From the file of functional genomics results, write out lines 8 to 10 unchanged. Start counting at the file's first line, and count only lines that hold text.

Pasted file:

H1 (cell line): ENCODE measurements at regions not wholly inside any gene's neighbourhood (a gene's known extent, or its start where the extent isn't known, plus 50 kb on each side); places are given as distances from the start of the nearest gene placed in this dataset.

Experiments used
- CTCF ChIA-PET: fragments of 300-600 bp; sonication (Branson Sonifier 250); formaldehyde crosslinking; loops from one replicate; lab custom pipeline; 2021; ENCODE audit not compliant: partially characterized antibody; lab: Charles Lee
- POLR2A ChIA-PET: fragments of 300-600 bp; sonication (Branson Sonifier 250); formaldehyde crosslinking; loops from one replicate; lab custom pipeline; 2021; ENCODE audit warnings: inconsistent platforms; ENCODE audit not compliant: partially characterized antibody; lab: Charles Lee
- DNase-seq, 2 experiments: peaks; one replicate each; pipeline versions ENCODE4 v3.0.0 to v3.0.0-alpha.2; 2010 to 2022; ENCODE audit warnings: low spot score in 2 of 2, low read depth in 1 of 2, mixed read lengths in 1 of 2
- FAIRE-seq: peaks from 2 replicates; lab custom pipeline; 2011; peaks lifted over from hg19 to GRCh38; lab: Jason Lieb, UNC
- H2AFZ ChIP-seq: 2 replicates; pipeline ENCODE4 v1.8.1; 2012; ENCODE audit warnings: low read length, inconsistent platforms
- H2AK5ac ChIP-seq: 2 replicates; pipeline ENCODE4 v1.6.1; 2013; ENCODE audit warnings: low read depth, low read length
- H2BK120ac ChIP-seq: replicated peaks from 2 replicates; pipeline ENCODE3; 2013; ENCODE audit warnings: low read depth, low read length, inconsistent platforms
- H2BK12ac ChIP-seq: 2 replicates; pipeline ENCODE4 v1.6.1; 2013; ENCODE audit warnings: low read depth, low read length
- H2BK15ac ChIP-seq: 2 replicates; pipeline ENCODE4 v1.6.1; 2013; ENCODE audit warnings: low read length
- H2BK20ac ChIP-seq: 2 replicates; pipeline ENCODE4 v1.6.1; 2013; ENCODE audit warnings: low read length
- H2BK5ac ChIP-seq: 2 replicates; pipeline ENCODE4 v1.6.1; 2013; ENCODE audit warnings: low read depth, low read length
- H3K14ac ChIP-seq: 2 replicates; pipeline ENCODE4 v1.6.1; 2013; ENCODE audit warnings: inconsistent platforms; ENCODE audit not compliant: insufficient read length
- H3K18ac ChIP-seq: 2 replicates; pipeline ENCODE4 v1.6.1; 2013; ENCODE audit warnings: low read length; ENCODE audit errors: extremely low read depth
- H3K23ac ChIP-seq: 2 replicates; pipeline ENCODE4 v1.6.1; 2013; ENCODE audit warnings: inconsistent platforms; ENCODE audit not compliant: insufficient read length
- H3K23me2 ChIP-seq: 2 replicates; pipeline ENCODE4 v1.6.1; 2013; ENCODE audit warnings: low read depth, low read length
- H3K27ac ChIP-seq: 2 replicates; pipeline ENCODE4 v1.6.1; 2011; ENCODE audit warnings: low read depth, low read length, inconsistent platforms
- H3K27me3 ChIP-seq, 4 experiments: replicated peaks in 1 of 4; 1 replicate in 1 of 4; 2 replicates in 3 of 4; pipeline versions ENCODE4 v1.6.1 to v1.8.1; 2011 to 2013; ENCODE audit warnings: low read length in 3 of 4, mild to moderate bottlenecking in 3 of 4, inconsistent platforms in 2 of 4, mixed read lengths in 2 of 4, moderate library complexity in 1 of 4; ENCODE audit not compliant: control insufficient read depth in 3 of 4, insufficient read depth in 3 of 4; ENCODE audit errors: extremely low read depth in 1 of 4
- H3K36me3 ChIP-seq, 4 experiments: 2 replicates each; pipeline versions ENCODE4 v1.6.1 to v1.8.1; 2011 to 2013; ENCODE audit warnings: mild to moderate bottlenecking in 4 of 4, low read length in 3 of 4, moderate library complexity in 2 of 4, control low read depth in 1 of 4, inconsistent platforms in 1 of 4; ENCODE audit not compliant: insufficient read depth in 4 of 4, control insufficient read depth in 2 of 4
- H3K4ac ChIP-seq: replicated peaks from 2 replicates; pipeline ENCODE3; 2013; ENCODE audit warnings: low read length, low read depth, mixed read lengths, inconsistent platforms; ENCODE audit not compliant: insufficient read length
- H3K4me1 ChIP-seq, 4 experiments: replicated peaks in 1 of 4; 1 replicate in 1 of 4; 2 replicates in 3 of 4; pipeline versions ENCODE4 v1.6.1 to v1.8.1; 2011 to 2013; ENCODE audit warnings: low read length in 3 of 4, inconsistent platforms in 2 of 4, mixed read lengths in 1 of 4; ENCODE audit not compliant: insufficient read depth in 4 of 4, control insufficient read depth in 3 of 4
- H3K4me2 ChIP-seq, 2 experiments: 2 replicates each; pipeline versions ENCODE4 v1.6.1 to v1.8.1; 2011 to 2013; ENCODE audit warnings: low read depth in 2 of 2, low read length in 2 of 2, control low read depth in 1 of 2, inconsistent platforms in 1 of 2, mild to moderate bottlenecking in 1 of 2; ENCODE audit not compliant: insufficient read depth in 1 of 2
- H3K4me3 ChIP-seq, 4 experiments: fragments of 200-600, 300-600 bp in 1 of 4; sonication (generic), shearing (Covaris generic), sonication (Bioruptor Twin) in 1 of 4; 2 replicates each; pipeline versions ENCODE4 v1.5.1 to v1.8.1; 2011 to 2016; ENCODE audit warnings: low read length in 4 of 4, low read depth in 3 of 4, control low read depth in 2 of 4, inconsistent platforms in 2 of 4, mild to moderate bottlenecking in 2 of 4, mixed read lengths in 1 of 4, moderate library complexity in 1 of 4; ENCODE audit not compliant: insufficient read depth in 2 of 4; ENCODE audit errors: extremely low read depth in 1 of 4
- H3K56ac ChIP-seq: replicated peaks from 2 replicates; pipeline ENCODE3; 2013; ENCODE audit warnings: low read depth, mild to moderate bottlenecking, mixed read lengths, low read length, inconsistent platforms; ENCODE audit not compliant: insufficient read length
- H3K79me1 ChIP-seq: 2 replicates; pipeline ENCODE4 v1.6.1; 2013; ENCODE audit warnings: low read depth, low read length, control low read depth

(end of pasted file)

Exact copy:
- H2AK5ac ChIP-seq: 2 replicates; pipeline ENCODE4 v1.6.1; 2013; ENCODE audit warnings: low read depth, low read length
- H2BK120ac ChIP-seq: replicated peaks from 2 replicates; pipeline ENCODE3; 2013; ENCODE audit warnings: low read depth, low read length, inconsistent platforms
- H2BK12ac ChIP-seq: 2 replicates; pipeline ENCODE4 v1.6.1; 2013; ENCODE audit warnings: low read depth, low read length